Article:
Writer: Lila W.
Visual: Jasmine R.
Editor: Amelie L.
It’s nearly college preparation season for our fellow juniors. Numerous juniors are striving to boost their GPAs, standardized testing scores, and extracurriculars as an attempt to enhance their college applications. With counselors advising 11th graders to start researching and finding their ‘best fit’ college, many have referred to CIALFO as their main tool of navigation.
CIALFO is a college guidance platform that allows students to manage and track their applications. It is recommended by many counselors for the platform’s most striking service: the college admissions scattergrams they provide for students. The scattergrams allow students to understand their relative chances of college acceptance based on their GPA and standardized testing scores (SAT and ACT). However, it can be argued that the admissions scattergrams are detrimental to the student’s well being and may lead to a negative perception towards the college admission process. In this article, we will be examining the different insights and thoughts on these controversial scattergrams.
One disadvantage of the scattergrams is that they can potentially crush a student’s dreams and provoke anxiety within themself. They cause students to be discouraged as they reveal the reality of the situation: that they are buried under the masses of red crosses and they don’t stand a chance near the average lines for acceptance.
However, scattergrams don’t show the whole picture of the college admissions process. They don’t show the extent of past applicants’ extracurriculars or the quality of their essay writing skills. They don’t reveal legacy statuses, athletic recruits, as well as college donors, all notable factors accounted for in the admission process. With this in mind, students must realize that scattergrams don’t illustrate the whole picture of things, and other factors still come to play.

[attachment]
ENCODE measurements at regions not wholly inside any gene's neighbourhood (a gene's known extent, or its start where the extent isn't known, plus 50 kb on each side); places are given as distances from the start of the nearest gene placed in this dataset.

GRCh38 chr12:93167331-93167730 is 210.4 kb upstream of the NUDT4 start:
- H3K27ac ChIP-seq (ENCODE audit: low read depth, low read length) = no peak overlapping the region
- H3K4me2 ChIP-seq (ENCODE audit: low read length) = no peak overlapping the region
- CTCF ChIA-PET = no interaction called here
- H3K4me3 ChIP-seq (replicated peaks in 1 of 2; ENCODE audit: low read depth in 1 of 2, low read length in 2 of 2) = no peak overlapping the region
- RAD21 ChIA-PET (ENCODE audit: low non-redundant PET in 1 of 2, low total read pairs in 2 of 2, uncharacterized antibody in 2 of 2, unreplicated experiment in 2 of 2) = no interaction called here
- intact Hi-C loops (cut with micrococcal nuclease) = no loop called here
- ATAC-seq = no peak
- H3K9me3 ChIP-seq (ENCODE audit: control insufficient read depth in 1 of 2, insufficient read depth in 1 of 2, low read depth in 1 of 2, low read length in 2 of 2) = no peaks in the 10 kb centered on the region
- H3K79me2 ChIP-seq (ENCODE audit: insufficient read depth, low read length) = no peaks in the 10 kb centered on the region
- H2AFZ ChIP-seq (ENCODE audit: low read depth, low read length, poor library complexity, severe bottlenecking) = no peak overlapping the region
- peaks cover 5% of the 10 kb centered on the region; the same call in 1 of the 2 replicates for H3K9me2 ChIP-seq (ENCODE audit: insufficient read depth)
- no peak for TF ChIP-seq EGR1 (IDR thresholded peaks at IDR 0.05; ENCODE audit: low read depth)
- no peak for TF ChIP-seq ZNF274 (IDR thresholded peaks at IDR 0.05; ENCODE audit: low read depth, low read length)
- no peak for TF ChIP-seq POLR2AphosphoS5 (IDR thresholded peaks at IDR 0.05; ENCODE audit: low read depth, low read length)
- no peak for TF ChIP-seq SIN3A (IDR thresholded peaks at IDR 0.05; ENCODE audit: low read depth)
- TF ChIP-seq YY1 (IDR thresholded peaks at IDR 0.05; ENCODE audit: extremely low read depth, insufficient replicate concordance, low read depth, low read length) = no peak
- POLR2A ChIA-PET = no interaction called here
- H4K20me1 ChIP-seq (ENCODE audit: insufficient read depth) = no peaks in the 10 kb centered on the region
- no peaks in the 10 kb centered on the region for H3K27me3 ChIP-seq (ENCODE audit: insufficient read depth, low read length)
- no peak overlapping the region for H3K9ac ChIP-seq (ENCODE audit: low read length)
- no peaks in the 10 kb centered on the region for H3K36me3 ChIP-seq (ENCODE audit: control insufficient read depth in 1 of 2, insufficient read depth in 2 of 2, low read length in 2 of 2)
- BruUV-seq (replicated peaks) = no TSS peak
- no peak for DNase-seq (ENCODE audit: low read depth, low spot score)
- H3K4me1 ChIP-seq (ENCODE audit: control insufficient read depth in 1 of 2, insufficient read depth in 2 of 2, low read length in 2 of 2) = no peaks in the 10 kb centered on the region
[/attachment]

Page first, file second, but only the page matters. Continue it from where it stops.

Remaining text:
Meanwhile, scattergrams are a great way to help build a balanced college list. When applying, counselors have repeatedly advised students to apply to a range of schools, selecting a good combination of schools that are categorized into reach, target, and safety. ISM counselor Ms. Berry states that “CIALFO scattergrams are a helpful tool in seeing how you compare academically to those who have applied to the institution you’re looking at. Institutions like to accept students that they know will succeed. It’s important to remember that it’s not all about the name of the school you’re going to, it should be about the fit and how well you’ll thrive in the environment.”
It must be emphasized that scattergrams focus on trends rather than absolute values, thus their data does reflect a certain truth to the college admissions process. GPA and standardized testing scores are still undeniably important. In fact, it’s commonly thought that such numbers help “get you in the door.” It determines whether a student gets into the pool of considered candidates. Therefore, scattergrams are perceived as a way to focus on specific areas for improvement, whether it be your SAT/ACT score or GPA.
In conclusion, scattergrams are only one aspect to be examined during the college admissions process and students should not obsess over them as colleges view all applications holistically.